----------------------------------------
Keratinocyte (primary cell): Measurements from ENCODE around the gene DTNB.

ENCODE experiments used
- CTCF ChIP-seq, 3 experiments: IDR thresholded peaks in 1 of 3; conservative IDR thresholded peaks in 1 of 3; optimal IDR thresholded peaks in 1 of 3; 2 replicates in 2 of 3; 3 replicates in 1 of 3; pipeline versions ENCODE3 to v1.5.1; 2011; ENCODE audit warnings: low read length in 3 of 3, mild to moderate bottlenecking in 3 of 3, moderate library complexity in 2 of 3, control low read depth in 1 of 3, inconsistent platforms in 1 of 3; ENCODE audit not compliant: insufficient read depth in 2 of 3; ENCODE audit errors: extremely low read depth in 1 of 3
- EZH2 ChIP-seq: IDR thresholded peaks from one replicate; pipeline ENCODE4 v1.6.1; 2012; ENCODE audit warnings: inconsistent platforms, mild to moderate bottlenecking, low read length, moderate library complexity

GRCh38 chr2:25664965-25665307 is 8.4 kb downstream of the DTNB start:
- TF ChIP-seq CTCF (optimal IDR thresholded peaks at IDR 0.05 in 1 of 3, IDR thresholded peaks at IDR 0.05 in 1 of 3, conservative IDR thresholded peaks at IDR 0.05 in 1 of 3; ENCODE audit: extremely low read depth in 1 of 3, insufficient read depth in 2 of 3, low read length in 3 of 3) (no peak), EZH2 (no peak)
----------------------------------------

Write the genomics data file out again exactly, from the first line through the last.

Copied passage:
Keratinocyte (primary cell): Measurements from ENCODE around the gene DTNB.

ENCODE experiments used
- CTCF ChIP-seq, 3 experiments: IDR thresholded peaks in 1 of 3; conservative IDR thresholded peaks in 1 of 3; optimal IDR thresholded peaks in 1 of 3; 2 replicates in 2 of 3; 3 replicates in 1 of 3; pipeline versions ENCODE3 to v1.5.1; 2011; ENCODE audit warnings: low read length in 3 of 3, mild to moderate bottlenecking in 3 of 3, moderate library complexity in 2 of 3, control low read depth in 1 of 3, inconsistent platforms in 1 of 3; ENCODE audit not compliant: insufficient read depth in 2 of 3; ENCODE audit errors: extremely low read depth in 1 of 3
- EZH2 ChIP-seq: IDR thresholded peaks from one replicate; pipeline ENCODE4 v1.6.1; 2012; ENCODE audit warnings: inconsistent platforms, mild to moderate bottlenecking, low read length, moderate library complexity

GRCh38 chr2:25664965-25665307 is 8.4 kb downstream of the DTNB start:
- TF ChIP-seq CTCF (optimal IDR thresholded peaks at IDR 0.05 in 1 of 3, IDR thresholded peaks at IDR 0.05 in 1 of 3, conservative IDR thresholded peaks at IDR 0.05 in 1 of 3; ENCODE audit: extremely low read depth in 1 of 3, insufficient read depth in 2 of 3, low read length in 3 of 3) (no peak), EZH2 (no peak)